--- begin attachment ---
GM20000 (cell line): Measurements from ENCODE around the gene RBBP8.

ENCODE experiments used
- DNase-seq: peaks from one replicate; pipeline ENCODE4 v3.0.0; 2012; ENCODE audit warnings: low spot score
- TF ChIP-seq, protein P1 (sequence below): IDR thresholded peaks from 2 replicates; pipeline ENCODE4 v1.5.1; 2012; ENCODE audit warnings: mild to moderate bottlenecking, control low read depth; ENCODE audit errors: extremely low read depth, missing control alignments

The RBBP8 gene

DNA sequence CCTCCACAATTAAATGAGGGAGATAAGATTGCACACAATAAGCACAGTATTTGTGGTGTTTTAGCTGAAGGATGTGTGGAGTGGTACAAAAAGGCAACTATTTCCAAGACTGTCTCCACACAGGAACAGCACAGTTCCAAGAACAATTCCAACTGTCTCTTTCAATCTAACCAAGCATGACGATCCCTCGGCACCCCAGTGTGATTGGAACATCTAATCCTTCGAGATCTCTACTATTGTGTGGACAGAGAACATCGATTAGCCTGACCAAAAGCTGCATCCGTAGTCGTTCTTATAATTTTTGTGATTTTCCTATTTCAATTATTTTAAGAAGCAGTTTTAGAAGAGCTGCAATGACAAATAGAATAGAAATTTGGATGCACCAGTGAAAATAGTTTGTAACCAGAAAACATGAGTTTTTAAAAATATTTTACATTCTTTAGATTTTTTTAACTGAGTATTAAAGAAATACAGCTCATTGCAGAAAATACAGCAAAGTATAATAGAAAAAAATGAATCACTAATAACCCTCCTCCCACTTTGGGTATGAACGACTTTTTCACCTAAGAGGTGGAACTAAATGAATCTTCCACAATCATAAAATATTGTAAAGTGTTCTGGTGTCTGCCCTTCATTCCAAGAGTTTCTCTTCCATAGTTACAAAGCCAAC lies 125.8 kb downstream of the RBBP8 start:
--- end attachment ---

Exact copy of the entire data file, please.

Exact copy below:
GM20000 (cell line): Measurements from ENCODE around the gene RBBP8.

ENCODE experiments used
- DNase-seq: peaks from one replicate; pipeline ENCODE4 v3.0.0; 2012; ENCODE audit warnings: low spot score
- TF ChIP-seq, protein P1 (sequence below): IDR thresholded peaks from 2 replicates; pipeline ENCODE4 v1.5.1; 2012; ENCODE audit warnings: mild to moderate bottlenecking, control low read depth; ENCODE audit errors: extremely low read depth, missing control alignments

The RBBP8 gene

DNA sequence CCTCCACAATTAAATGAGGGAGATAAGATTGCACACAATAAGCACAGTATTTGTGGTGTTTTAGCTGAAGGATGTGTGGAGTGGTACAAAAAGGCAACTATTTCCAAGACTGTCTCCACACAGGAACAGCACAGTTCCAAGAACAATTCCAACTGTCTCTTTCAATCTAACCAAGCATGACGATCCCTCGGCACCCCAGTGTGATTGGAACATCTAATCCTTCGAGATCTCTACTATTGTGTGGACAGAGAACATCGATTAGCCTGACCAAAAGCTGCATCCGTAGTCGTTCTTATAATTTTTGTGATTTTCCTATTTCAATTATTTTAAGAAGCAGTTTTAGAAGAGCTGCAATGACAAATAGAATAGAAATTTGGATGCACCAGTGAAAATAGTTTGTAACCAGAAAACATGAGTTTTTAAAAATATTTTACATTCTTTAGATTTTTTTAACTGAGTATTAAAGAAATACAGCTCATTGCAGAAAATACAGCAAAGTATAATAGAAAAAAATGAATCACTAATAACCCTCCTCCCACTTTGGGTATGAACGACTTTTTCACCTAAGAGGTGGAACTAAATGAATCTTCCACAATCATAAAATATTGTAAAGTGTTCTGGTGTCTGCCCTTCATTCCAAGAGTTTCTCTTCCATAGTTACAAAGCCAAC lies 125.8 kb downstream of the RBBP8 start: